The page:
1990: Cummins L-10E/Voith 863ADR
1991: Cummins L-10E/Voith 863,864ADR
1992: Detroit Diesel 6V92TA/Allison VR-731 ATEC
1994 Ex-NJ Transit: Cummins C8.3E/ ZF Ecomat 5HP590
1994: Detroit Series 50G/Allison VR-731 ATEC
  • 95xx&97xx are Nova Bus RTS coaches. About 80% are laid up at the Woodhill Garage awaiting disposition. These come powered by a Detroit Diesel Series 50G/Series 50E engine hooked to an Allison VR-731 ATEC. Also under the 9500 numbering are 10 1995 Flexible Metro D coaches. These are suburban style buses with the numbering 9501 to 9510. They come with the CNG fueled Detroit Diesel Series 50G engine and the Allison VR-731 ATEC transmission. All of these coaches have been retired
  • 99xx&21xx are the Nova Bus LFS series from 1999 and 2001 respectively. Comes powered with the Cummins ISC engine, mated to an Allison B400R5 ATEC. These buses come out of Hayden Garage and some can now be seen using the new Silver, Red & Blue color scheme. These coaches are currently laid up at the Woodhill Garage Graveyard awaiting disposition. Its unclear weather the buses will be put back into service, stored, sold or destroyed.
  • 22xx-28xx are the current NABI 40-LFW series. From 2600 up, these have the massive Cummins ISM engine and B400R5 transmission while earlier coaches come standard with the Detroit Diesel Series 50EGR engine and B400R5 transmission.
  • 29xx-Euclid Avenue New Flyer DE60LF-BRT Coaches. These come equipped with the Cummins ISL engine and Allison EP40 Hybri-Drive system. These coaches are used only on the Healthline. A few of these coaches have been ordered with the Cummins ISL engine hooked to an Allison B500R6 transmission.
  • 30xx are the New Flyer D60LFR articulated series coaches out of the Triskett Garage. Currently service on lines 22 & 26 are only available. These buses are 62 feet long with 3 doors and uses ultra-low-sulfur diesel fuel. Engine is the Cummins ISM hooked to an Allison B500R Transmission.
  • 10xx/17xx-18xx are MCI Greyhound style coaches. The 1000s are 40 footers, basically a transit styled 102D3 except 1050 and 1051, which are 45 footers based on the 102DL3 coach. The rest are your basic D4500 in transit style. All buses come standard with the Detroit Diesel Series 60 engine and Allison B500 transmission. All coaches come with a stage 1 Jake Brake.

See also

References

  1. ^ a b c d "About RTA - RTA Facts". Greater Cleveland Regional Transit Authority. http://www.riderta.com/ar_RTAfacts.asp. Retrieved 2010-08-16. 
  2. ^ "Timetables, Maps & Schedules". Greater Cleveland Regional Transit Authority. http://www.riderta.com/maps-schedules.asp. Retrieved 2010-08-16.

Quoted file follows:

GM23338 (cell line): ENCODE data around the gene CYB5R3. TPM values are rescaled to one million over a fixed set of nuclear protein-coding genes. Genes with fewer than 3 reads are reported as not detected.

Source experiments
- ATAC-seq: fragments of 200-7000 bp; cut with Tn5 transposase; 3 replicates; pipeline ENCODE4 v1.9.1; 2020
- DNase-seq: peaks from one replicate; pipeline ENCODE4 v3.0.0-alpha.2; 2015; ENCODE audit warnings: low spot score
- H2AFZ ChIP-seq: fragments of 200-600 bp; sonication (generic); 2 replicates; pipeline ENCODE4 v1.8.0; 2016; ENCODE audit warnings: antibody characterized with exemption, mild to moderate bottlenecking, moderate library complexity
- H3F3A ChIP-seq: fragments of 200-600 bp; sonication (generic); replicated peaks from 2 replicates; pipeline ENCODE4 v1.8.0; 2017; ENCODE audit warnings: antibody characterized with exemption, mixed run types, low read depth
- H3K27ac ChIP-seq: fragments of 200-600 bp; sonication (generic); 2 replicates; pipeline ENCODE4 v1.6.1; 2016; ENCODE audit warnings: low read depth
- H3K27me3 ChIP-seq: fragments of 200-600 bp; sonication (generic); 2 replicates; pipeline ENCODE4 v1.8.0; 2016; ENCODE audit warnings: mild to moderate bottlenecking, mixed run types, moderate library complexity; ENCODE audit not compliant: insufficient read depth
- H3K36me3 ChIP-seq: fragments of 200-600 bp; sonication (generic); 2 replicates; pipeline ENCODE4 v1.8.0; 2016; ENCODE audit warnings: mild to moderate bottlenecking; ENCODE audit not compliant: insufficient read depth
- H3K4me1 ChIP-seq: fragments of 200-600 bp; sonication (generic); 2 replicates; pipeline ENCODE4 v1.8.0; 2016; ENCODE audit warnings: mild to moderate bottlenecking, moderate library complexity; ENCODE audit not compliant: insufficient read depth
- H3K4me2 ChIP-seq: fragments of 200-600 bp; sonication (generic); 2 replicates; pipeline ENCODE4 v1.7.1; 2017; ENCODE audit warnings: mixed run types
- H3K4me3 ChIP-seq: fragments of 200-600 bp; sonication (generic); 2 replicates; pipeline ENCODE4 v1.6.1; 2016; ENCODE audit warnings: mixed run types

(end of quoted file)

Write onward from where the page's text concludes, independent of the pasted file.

3. ^ Cleveland's RTA sees number of riders decrease for the second straight year, The Plain Dealer, 2011-1-20
  4. ^ "Business Center: Procurement". Greater Cleveland Regional Transit Authority. http://www.riderta.com/bc_procurement.asp. Retrieved 2008-07-19. 
  5. ^ "Planning & Development - Transit 2025 Plan". Greater Cleveland Regional Transit Authority. http://www.riderta.com/transit2025/. Retrieved 2009-11-16. 
  6. ^ a b "About RTA: History of Public Transit in Greater Cleveland". Greater Cleveland Regional Transit Authority. http://www.riderta.com/ar_RTAhistory.asp. Retrieved 2009-11-16. 
  7. ^ Greater Cleveland Regional Transit Authority (October 1, 2007). Greater Cleveland: Best Location for Public Transportation in the Nation. Press release. Retrieved on October 6, 2007.
  8. ^ "Greater Cleveland Regional Transit Authority". The Encyclopedia of Cleveland History. Case Western Reserve University. 1997-06-16. http://ech.case.edu/ech-cgi/article.pl?id=GCRTA. Retrieved 2009-11-26. 
  9. ^ Integrated Art Installed Along Corridor. RTA Euclid Corridor Silverline project page Retrieved on April 6, 2009.
  10. ^ Euclid Corridor Oral History Project. Cleveland State University Retrieved on April 6, 2009.
  11. ^ Euclid Corridor Transportation Project (Virtual History Kiosk). RTA Retrieved on April 6, 2009.
  12. ^ Clinic, UH pay to name Euclid Corridor buses. The Plain Dealer. Retrieved on March 4, 2008.
  13. ^ "RTA's HealthLine Officially Opens Along Euclid Corridor". WEWS-TV. 2008-10-23. http://www.newsnet5.com/dpp/news/RTA%27s-HealthLine-Officially-Opens-Along-Euclid-Corridor. Retrieved 2010-09-29. 
  14. ^ Cleveland RTA Healthline Special Section, The Plain Dealer, 2008-10-19
  15. ^ "Fares". Greater Cleveland Regional Transit Authority. http://www.riderta.com/fares/. Retrieved 2009-11-16. 

External links